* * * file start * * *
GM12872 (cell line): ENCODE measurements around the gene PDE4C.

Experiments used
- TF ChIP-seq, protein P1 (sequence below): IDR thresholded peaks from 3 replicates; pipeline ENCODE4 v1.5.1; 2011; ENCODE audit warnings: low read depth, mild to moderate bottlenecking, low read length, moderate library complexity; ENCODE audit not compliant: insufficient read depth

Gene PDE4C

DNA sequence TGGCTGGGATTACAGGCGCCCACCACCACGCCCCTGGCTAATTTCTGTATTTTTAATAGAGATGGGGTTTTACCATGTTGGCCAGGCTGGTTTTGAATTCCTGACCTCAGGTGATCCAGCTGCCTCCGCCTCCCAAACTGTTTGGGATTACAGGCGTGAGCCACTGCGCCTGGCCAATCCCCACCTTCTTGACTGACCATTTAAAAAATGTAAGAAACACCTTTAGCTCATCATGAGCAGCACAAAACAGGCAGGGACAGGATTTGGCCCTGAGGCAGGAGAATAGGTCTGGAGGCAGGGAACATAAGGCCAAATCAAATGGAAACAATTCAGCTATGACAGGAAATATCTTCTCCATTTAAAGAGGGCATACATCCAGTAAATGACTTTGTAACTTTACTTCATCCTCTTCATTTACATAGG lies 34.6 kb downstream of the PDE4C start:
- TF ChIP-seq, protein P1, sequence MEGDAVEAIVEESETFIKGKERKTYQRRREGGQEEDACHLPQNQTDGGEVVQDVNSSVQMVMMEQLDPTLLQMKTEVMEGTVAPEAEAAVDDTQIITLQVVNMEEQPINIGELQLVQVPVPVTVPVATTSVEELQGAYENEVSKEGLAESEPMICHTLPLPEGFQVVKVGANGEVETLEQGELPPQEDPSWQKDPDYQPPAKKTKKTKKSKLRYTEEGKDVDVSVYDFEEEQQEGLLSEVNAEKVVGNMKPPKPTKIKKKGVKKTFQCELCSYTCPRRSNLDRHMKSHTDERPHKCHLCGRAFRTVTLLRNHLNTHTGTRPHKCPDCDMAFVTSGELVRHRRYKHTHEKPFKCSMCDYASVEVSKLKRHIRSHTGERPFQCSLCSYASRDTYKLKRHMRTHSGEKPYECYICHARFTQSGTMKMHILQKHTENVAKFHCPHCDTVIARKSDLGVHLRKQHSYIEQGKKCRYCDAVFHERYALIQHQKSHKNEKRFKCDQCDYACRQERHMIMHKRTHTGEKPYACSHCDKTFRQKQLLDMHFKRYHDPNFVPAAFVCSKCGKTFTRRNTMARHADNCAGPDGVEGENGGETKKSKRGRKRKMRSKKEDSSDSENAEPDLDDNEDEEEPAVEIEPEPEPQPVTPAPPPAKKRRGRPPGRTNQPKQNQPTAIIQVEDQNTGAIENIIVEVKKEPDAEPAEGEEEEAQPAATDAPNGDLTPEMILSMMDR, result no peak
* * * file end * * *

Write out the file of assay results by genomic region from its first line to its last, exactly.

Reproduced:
GM12872 (cell line): ENCODE measurements around the gene PDE4C.

Experiments used
- TF ChIP-seq, protein P1 (sequence below): IDR thresholded peaks from 3 replicates; pipeline ENCODE4 v1.5.1; 2011; ENCODE audit warnings: low read depth, mild to moderate bottlenecking, low read length, moderate library complexity; ENCODE audit not compliant: insufficient read depth

Gene PDE4C

DNA sequence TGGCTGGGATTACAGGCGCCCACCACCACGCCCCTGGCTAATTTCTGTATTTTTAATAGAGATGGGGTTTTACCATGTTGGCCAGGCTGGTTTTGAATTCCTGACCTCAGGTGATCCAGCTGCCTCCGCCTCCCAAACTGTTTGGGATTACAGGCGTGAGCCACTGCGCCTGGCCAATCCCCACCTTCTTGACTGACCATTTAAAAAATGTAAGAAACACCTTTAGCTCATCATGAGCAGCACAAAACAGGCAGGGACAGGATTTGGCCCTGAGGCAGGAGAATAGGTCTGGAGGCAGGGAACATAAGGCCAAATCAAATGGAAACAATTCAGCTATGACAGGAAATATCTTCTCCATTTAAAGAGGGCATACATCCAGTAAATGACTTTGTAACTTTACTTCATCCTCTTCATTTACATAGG lies 34.6 kb downstream of the PDE4C start:
- TF ChIP-seq, protein P1, sequence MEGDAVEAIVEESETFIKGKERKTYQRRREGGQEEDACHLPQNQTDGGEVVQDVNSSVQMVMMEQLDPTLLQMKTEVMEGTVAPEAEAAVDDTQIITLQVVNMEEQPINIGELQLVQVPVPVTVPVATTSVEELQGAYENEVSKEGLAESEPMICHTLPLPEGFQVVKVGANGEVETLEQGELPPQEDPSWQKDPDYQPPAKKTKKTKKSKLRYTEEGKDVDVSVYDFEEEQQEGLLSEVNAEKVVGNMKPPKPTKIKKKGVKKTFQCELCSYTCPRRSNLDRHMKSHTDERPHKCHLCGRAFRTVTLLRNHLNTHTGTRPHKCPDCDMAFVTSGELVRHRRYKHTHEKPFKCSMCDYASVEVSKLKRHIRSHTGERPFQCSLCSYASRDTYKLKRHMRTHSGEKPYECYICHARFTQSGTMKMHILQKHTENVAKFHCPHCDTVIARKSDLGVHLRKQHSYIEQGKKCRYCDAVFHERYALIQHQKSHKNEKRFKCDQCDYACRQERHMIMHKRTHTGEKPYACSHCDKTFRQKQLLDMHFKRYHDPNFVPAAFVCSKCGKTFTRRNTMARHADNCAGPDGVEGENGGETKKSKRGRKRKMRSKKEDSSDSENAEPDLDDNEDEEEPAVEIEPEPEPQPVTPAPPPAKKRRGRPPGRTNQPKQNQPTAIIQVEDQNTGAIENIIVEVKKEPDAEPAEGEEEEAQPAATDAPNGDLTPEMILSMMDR, result no peak